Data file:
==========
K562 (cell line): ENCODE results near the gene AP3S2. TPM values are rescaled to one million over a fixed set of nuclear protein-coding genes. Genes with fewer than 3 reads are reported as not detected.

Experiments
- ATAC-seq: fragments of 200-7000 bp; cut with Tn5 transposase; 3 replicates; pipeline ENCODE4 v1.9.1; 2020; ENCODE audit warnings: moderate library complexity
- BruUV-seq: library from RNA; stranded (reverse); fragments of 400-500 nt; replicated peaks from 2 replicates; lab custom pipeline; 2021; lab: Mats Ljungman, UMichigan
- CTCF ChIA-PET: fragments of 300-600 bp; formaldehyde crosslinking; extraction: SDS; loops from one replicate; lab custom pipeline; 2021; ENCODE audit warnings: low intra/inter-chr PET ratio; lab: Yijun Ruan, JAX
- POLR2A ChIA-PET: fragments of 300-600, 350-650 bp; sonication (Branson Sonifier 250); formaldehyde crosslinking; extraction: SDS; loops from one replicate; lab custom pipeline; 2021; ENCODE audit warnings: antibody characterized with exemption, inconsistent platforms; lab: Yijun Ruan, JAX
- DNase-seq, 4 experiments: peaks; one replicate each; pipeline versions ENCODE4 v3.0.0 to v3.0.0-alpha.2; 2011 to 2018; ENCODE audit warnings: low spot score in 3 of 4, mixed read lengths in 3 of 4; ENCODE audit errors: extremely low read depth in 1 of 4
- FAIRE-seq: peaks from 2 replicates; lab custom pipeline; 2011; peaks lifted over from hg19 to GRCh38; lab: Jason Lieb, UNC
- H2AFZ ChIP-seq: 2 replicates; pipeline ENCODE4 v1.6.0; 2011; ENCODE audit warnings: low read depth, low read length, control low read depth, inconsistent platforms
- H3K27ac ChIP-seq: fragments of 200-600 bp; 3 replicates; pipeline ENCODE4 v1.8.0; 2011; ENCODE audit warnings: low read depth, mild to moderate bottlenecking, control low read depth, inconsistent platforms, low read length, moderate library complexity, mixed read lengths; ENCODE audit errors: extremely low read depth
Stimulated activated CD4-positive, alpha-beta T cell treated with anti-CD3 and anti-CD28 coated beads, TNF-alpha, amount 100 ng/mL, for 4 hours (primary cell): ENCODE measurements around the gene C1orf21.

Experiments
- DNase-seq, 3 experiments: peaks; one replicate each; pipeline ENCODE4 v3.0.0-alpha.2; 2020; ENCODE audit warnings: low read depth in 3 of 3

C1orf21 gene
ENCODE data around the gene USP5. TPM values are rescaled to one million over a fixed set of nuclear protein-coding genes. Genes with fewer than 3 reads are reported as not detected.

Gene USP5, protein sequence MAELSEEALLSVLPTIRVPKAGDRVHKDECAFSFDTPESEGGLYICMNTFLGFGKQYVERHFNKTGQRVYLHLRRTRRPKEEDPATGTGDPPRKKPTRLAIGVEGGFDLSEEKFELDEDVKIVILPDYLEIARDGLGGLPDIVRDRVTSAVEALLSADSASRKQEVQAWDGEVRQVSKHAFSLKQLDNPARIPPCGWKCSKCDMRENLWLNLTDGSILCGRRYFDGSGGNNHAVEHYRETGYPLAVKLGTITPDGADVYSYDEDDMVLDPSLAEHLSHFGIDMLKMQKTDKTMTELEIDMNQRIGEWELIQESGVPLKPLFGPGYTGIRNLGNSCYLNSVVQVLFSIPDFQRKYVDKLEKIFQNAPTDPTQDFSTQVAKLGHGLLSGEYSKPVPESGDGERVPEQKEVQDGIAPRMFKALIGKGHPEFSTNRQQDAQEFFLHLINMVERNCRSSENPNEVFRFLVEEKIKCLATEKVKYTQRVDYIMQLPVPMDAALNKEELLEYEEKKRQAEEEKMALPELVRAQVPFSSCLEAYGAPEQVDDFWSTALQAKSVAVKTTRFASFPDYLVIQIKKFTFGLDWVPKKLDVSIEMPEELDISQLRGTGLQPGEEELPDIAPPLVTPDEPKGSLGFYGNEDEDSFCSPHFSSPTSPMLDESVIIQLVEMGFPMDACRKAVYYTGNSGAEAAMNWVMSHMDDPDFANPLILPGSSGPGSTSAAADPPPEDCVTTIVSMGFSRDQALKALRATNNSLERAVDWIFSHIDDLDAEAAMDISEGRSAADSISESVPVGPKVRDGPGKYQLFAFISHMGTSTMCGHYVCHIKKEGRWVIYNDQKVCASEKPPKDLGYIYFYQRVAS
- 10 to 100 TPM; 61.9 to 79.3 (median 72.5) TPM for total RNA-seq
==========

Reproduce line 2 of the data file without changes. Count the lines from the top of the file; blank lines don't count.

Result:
Experiments